My games have traditionally been about  characters traipsing around the land, dealing with things they find and moving on. Rarely have they gone below ground.

As I have gotten older I have started obsessing a bit over odd details... Why is the  mega dungeon there? How was it built? where did all the dirt go? Who paid for this huge public works project. How do those orcs get food? Air? Gravity, hows that work? and so on. Without question if I have a big ass multi-level magical dungeon in the middle of my game world I want it to have some logic behind it. with that in mind, the whole mega dungeon concept doesn't fit very well into my own game. In order to facilitate an actual dungeon crawl style game, I have to make a stand alone "world" just for this game. World being a strong word. Creating an area or a town should be enough. Creating a base of  operations for the  players to sally forth from and  return to if they are able (lucky). . I exhibit less and less fantasy flexibility in my thinking as I get older. I guess it's just a sign of living  more and more in a world where i have to  think  logically 90% of the time, rather than having a ton of time to daydream about sex, games, and  whatever. I yearn for those days when I could allow myself to create parts of a game world that make zero logical sense. (Ok, I'm legit digressing .. gotta get back on task here.)

To facilitate this foray into a dungeon I have called on an old reliable buddy. The basic D&D Rules Cyclopedia (RC from here on). Now I know it's not everyone's favorite version of  Basic, but it's hard to argue the convenience of having everything in one book. I own a dead tree version of the compendium which I bought new back in the early 90's. As of a few days ago I bought the PDF from Drive through.
Ok so I don't love the layout of the book once it becomes a PDF. Still, I don't want to be tossing my table used and now pretty fragile hard copy around if I don't have to.

Some interesting things going on already. 
  • I have players who have never seen Elf, Dwarf, and Halfling presented as classes. It took them a few minutes to accept that as how it is. I always like Race as class. In my mind it lets an elf be an elf, and a dwarf be a dwarf  (halflings are a bit underwhelming but .. should be given their literary source.) A demihuman class is something a player will choose because they want to play that race on it's own merits. Rather than picking a race for its optimal stack of bonuses to layer on a class. There is no halfling thief. Though you could play a sneaky halfling. The Basic D&D halfling presented in the RC could sneak into smaug's lair. Though the dwarves might have been better served hireling a REAL thief. An elf is a magical creature wielding spells and a sword. The dwarf is incredibly hardy and  punchy, but will never be exactly as skilled as a leveled warrior. It all just works for me.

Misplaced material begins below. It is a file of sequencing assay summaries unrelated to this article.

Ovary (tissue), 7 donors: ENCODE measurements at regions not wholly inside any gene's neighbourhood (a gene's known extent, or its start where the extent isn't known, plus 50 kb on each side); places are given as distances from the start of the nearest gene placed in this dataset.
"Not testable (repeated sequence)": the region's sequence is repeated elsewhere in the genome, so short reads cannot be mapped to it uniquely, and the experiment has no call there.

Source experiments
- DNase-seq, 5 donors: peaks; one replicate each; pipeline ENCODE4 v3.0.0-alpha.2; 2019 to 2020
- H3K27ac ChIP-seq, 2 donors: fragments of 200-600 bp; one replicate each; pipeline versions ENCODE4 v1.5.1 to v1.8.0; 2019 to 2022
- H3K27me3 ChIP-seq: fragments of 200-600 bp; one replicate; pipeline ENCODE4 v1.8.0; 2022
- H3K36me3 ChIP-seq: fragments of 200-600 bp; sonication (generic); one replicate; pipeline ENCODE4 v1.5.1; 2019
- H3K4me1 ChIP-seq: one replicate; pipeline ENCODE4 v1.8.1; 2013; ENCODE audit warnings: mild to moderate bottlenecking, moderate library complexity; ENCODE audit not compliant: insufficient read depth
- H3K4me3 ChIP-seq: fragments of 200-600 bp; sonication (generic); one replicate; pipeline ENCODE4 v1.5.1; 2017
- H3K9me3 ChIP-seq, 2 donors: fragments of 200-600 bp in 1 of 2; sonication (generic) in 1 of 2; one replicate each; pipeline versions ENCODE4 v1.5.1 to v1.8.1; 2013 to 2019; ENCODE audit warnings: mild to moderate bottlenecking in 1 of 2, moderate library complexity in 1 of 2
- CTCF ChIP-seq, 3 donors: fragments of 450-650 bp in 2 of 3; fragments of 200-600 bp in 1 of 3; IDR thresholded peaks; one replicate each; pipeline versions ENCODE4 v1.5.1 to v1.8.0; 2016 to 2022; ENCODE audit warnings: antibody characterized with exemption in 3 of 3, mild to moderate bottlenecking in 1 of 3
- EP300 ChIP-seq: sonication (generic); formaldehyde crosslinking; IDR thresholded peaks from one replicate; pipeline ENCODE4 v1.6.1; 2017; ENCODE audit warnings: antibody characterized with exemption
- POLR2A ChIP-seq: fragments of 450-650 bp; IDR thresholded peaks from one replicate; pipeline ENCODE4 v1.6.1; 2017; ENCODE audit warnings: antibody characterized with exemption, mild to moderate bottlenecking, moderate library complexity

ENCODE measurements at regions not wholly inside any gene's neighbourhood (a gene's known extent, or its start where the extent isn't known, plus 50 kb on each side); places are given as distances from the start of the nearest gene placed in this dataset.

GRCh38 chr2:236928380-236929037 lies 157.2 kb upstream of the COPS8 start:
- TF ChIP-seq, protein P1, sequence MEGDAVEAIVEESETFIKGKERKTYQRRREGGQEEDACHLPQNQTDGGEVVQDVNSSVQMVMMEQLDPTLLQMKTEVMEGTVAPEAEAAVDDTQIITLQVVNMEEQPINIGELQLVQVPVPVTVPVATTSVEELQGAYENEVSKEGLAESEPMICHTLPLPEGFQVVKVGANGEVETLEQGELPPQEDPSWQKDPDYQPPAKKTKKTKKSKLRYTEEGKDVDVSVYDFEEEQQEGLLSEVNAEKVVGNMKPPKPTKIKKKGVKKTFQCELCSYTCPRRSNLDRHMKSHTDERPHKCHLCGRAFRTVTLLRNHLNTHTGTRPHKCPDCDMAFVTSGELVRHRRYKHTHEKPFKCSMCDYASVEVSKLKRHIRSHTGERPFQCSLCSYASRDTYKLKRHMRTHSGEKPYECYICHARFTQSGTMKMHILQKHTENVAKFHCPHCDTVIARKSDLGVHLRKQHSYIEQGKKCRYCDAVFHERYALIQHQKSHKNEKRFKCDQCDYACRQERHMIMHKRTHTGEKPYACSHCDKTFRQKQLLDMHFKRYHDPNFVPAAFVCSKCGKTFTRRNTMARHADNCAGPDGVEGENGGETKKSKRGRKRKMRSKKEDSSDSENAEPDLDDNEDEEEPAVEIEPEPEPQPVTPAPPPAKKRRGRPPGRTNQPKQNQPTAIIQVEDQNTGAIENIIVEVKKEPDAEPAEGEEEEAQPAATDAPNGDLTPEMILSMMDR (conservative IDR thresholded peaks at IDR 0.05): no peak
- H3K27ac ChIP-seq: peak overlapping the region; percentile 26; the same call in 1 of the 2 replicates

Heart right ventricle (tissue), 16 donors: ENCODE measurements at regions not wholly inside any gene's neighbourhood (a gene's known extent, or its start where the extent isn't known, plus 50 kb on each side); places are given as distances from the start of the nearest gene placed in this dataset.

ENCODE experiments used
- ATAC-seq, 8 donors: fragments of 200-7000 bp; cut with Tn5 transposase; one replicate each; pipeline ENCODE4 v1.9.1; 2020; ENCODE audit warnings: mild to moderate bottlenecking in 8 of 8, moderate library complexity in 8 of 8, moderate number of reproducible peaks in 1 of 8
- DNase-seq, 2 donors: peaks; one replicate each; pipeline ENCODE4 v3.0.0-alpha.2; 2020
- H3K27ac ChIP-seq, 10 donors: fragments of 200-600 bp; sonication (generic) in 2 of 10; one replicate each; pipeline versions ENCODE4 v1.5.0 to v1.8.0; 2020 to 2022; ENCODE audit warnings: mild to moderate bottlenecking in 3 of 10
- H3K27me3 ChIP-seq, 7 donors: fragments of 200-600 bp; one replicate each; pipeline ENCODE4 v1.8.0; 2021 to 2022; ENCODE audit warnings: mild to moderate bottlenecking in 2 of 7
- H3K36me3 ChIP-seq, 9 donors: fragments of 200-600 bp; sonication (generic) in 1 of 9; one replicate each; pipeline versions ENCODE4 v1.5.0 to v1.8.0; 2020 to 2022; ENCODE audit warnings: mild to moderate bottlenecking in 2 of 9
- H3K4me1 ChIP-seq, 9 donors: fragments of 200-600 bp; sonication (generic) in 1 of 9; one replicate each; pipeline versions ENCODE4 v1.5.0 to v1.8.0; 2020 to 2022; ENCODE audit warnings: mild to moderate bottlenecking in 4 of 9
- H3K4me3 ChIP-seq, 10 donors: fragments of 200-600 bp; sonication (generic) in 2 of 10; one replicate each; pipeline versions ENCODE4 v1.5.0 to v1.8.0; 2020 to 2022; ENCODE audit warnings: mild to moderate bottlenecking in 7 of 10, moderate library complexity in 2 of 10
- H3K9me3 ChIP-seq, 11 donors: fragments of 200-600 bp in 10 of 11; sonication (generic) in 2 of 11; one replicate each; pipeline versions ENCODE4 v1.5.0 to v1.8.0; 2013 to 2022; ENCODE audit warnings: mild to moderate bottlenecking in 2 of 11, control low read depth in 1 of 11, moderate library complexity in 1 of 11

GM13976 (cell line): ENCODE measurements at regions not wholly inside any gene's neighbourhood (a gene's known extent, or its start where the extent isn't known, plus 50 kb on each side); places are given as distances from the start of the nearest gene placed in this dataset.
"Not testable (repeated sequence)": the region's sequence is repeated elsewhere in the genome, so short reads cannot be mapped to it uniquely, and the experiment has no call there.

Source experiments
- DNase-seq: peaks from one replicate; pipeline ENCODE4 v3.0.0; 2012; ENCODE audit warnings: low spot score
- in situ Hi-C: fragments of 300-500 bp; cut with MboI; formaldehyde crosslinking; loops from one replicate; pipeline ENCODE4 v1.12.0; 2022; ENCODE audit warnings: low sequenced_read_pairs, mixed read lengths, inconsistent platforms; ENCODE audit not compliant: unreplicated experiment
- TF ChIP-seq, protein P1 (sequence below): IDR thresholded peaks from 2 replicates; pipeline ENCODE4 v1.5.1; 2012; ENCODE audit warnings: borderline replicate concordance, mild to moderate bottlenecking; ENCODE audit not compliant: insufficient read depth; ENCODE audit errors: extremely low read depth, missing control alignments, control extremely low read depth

• I touched on it above, Tolkien's influence on D&D is felt strongly in this edition. The basic classes seem to be emulating the fellowship to a tee. (Ok, so the thief not so much.) I might be reading a bit too much into it. The druid and the mystic being add-ons, break the tolkien pattern and stand out all the  more because of it. Others before me have dismantled the Tolkien, D&D relationship a hundred times, but it's interesting to see just where it was when this  book was compiled.
  • THAC0 is confusing to players who have never dealt with it. So is rolling over on d20 for  saves, but roll under attributes for skill checks. I can see why  some of the decisions that made 3rd edition happened. Unifying all the die rolls to  D20 + Bonus vs a difficulty was new to D&D back in 2000, but now it's the defacto way many players think of the game.
  • Depending on how the reader looks at it , this might be the only version of D&D that was ever considered "complete" rather than "replaced." The turnaround time for D&D editions went from 10 years between AD&D first edition and AD&D second edition, to 11 years between second edition and third (3.5 came out three years later I'm sticking with whole number edditions.) Then dropped to 8 years between third edition and fourth, then six years between fourth edition and fifth edition. 
    I'm not going to go all the way back to 1977 for the  J.E.Holmes basic rules because it was quite a different animal. Even still the 1981 revision means the basic rules were in development for well over a decade before the Cyclopedia was even published. The basic rules were never replaced. So we could say the "complete" D&D basic rules (as compiled in the RC) have been in the wild for 26 years and are still serviceable and being played today. That's a great track record, shared by  some but not many games. ** Iguess the point is in a way moot. One cool concept is that in our community A person can find people  playing and dedicated to every  edition and every sub-version of D&D that's ever come down the pipe. 
  • Using the mastery rules, the dagger is pretty great. Just sayin.
  • The grappling rules in Basic are too complicated and drawn out. I'm going to give them another read through to see if I can find anything I want to use. As of right now if it comes up I'll usurp the strength check system of 5th edition.